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ERIC Number: EJ912998
Record Type: Journal
Publication Date: 2010
Pages: 12
Abstractor: ERIC
ISSN: ISSN-0161-6463
Leadership in American Indian Communities: Winter Lessons
Metoyer, Cheryl A.
American Indian Culture and Research Journal, v34 n4 p1-12 2010
Winter lessons, or stories told in the winter, were one of the ways in which tribal elders instructed and directed young men and women in the proper ways to assume leadership responsibilities. Winter lessons stressed the appropriate relationship between the leader and the community. The intent was to remember the power and purpose of that relationship. Hence, leadership in American Indian communities then and now is rooted in culture. Leadership as a cultural activity has been and continues to be a powerful force in shaping tribal communities. The stories remain, and contemporary tribal leaders continue to struggle with the communal responsibilities inherent in their positions. The concept of winter lessons, in this article, illustrates the importance of considering a specific tradition and ways of knowing when studying and developing indigenous leaders. The purpose of this article is to analyze leadership in American Indian communities, as reflected in the leadership literature. It identifies three models of Native leadership: (1) traditional; (2) co-creators; and (3) educational environments. (Contains 38 notes.)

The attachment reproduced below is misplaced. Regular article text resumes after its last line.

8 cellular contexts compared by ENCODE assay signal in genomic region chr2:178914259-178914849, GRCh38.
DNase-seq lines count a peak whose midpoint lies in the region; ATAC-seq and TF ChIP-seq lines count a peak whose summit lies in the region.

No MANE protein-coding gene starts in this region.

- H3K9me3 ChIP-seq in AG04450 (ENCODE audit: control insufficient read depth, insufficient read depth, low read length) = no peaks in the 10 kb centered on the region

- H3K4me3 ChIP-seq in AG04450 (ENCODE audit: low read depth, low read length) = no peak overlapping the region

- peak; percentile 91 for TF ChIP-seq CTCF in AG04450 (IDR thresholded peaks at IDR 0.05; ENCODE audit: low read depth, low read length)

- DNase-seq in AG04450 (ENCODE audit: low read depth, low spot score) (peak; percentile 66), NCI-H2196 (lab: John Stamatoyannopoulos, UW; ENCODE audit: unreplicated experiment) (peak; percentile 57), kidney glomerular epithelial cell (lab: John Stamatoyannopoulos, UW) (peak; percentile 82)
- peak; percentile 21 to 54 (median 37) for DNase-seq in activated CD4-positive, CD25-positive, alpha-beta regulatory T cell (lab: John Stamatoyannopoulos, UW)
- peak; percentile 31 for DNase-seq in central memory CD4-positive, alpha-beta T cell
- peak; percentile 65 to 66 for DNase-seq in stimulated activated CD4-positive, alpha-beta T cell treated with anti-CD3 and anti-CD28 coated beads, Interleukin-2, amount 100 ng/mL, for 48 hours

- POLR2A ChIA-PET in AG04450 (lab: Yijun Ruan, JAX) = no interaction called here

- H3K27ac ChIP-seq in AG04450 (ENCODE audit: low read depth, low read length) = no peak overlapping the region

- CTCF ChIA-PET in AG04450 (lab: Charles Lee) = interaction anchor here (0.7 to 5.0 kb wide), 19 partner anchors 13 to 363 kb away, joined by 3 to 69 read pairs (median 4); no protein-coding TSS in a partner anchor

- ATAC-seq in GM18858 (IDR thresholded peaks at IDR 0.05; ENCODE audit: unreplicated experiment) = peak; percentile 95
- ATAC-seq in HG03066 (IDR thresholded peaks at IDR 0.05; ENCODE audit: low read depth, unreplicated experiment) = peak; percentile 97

American Indian Studies Center at UCLA. 3220 Campbell Hall, Box 951548, Los Angeles, CA 90095-1548. Tel: 310-825-7315; Fax: 310-206-7060; e-mail:; Web site:
Publication Type: Journal Articles; Reports - Evaluative
Education Level: N/A
Audience: N/A
Language: English
Sponsor: N/A
Authoring Institution: N/A